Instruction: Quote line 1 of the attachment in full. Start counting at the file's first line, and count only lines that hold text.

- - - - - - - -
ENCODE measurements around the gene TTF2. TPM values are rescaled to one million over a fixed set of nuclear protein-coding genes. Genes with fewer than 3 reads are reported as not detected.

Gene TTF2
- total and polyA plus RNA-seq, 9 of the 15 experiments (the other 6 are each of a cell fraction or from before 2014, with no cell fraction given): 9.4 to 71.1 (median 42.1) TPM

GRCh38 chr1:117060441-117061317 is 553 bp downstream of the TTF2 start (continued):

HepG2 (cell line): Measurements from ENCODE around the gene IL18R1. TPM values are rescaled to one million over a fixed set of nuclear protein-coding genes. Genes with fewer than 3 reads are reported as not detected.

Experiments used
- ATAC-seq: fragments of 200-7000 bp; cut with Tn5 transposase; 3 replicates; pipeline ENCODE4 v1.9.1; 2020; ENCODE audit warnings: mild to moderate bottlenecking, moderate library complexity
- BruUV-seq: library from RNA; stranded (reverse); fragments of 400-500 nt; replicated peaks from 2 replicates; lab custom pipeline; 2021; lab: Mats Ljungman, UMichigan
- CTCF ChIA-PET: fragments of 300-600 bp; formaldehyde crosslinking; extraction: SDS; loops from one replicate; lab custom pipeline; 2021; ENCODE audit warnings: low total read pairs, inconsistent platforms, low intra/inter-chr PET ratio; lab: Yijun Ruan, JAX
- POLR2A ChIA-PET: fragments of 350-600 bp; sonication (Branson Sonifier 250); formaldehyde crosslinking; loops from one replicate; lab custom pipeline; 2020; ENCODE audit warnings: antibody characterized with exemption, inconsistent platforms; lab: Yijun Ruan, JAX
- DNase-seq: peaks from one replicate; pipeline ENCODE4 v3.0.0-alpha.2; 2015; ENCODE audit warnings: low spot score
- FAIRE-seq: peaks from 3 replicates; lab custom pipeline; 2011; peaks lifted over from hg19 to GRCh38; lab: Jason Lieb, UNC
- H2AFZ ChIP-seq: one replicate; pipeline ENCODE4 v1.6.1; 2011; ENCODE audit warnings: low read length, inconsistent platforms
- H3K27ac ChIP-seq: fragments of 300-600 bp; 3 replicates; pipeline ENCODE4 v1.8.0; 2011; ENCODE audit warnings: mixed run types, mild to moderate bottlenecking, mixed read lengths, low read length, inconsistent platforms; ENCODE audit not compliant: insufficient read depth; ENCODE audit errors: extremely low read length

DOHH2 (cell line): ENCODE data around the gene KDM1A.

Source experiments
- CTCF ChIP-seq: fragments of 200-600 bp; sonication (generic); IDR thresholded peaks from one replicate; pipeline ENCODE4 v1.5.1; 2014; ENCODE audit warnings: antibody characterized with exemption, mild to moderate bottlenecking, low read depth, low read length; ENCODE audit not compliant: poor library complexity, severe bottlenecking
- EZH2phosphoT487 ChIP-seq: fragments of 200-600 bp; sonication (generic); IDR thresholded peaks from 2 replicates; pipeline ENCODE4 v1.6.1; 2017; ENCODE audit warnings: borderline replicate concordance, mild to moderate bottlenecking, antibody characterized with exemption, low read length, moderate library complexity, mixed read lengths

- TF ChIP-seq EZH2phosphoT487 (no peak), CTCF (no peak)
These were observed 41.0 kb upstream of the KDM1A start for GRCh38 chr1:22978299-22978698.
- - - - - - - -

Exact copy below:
ENCODE measurements around the gene TTF2. TPM values are rescaled to one million over a fixed set of nuclear protein-coding genes. Genes with fewer than 3 reads are reported as not detected.